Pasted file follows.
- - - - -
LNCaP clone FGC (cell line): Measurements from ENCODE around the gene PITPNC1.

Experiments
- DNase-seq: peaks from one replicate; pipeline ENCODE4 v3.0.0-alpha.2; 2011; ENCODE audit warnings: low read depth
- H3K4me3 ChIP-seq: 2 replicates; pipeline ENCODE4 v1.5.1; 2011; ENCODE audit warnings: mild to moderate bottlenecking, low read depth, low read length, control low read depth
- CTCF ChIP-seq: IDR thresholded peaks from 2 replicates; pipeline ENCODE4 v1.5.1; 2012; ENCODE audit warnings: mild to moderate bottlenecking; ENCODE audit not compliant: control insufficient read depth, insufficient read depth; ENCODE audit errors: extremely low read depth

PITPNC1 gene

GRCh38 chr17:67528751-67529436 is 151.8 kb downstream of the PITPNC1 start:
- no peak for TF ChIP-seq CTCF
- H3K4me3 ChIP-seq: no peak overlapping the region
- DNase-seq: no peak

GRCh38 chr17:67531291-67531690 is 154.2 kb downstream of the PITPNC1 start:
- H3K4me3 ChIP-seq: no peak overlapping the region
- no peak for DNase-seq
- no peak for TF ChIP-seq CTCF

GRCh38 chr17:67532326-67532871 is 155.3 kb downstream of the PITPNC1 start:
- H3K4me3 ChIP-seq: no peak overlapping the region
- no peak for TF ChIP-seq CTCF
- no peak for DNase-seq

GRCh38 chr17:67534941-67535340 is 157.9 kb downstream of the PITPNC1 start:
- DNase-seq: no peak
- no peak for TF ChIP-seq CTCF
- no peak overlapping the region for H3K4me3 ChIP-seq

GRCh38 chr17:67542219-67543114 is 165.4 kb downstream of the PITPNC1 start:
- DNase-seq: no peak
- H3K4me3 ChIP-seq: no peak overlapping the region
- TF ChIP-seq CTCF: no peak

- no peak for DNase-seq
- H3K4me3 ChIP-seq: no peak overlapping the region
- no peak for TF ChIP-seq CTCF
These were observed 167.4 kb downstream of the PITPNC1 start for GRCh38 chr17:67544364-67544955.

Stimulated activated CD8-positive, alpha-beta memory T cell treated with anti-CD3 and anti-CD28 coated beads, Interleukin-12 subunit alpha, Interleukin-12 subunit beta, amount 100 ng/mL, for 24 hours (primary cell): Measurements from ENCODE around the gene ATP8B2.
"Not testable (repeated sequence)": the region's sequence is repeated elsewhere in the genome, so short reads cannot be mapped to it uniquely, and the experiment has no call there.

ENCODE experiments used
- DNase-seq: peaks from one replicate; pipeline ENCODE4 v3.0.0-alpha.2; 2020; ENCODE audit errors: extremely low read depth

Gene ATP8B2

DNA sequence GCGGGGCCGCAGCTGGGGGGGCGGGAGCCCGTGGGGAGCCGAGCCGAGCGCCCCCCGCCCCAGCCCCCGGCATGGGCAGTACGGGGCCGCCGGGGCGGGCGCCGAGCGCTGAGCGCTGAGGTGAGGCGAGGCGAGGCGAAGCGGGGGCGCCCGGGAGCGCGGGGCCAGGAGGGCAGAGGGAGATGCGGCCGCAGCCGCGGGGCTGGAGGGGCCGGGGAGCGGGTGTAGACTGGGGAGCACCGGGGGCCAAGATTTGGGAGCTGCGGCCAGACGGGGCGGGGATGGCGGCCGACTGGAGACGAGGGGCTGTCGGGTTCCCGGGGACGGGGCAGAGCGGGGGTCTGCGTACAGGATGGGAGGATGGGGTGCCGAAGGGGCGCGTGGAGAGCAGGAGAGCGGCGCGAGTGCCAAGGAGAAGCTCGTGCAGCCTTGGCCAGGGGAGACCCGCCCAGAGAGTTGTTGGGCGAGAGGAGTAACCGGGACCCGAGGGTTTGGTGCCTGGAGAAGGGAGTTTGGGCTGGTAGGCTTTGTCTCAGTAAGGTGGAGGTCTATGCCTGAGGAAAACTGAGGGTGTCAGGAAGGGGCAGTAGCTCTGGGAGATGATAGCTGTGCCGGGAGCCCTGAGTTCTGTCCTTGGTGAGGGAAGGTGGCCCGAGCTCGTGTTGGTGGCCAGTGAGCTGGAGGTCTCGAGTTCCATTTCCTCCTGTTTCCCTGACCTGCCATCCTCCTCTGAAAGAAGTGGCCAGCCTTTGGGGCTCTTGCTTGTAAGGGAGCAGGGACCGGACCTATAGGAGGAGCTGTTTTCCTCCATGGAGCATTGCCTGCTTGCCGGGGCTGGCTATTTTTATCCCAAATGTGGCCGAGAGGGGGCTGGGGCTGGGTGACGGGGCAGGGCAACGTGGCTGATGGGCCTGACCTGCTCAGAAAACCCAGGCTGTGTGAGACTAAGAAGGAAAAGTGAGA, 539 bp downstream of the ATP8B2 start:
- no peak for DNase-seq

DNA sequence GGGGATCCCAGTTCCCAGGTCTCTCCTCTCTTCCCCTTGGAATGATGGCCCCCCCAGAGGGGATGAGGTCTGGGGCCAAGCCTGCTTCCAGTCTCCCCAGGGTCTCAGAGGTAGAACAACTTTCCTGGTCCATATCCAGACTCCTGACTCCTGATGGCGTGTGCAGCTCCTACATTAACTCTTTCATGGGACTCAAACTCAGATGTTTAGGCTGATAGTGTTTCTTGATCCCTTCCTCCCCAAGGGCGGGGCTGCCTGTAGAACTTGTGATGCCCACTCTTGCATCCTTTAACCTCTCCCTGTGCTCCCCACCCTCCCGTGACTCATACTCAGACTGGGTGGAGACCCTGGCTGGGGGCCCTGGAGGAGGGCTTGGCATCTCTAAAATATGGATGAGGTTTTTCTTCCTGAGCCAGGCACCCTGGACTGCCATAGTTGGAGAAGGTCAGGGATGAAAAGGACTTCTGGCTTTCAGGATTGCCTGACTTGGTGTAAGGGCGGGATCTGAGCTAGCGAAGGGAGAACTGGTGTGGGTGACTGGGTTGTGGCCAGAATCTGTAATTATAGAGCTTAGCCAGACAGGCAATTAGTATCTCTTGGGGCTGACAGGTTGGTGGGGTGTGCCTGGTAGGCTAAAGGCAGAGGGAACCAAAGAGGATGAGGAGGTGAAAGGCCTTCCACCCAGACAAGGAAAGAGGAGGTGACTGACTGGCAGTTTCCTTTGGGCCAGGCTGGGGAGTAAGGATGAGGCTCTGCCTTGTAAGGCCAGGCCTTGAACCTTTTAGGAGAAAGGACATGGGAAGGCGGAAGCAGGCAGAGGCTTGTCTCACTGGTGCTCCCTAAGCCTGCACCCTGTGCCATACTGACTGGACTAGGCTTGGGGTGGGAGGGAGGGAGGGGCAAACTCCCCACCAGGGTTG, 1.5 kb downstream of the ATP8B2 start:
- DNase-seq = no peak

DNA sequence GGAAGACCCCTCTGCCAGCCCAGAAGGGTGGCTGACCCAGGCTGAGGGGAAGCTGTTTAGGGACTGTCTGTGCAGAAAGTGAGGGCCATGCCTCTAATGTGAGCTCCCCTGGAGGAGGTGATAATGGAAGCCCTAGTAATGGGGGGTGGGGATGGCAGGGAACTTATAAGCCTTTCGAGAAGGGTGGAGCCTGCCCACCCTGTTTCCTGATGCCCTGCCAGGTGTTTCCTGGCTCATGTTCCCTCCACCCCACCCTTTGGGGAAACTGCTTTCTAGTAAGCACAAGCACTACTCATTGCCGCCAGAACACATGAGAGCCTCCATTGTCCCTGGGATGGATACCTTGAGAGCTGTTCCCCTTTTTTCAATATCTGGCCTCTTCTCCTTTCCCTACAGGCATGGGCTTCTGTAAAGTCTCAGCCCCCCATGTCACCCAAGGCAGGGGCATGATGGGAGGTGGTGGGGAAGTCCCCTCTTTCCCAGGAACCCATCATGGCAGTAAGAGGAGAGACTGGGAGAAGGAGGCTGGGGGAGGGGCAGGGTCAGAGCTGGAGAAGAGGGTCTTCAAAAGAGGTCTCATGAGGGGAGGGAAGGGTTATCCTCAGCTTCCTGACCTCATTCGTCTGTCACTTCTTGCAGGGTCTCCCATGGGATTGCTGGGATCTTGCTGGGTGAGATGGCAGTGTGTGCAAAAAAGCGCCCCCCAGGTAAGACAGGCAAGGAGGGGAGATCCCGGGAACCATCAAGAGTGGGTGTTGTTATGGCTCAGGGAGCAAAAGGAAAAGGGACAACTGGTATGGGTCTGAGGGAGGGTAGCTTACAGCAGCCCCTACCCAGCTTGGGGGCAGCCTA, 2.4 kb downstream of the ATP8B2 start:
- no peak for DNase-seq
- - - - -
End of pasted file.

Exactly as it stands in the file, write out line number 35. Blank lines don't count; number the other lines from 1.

Gene ATP8B2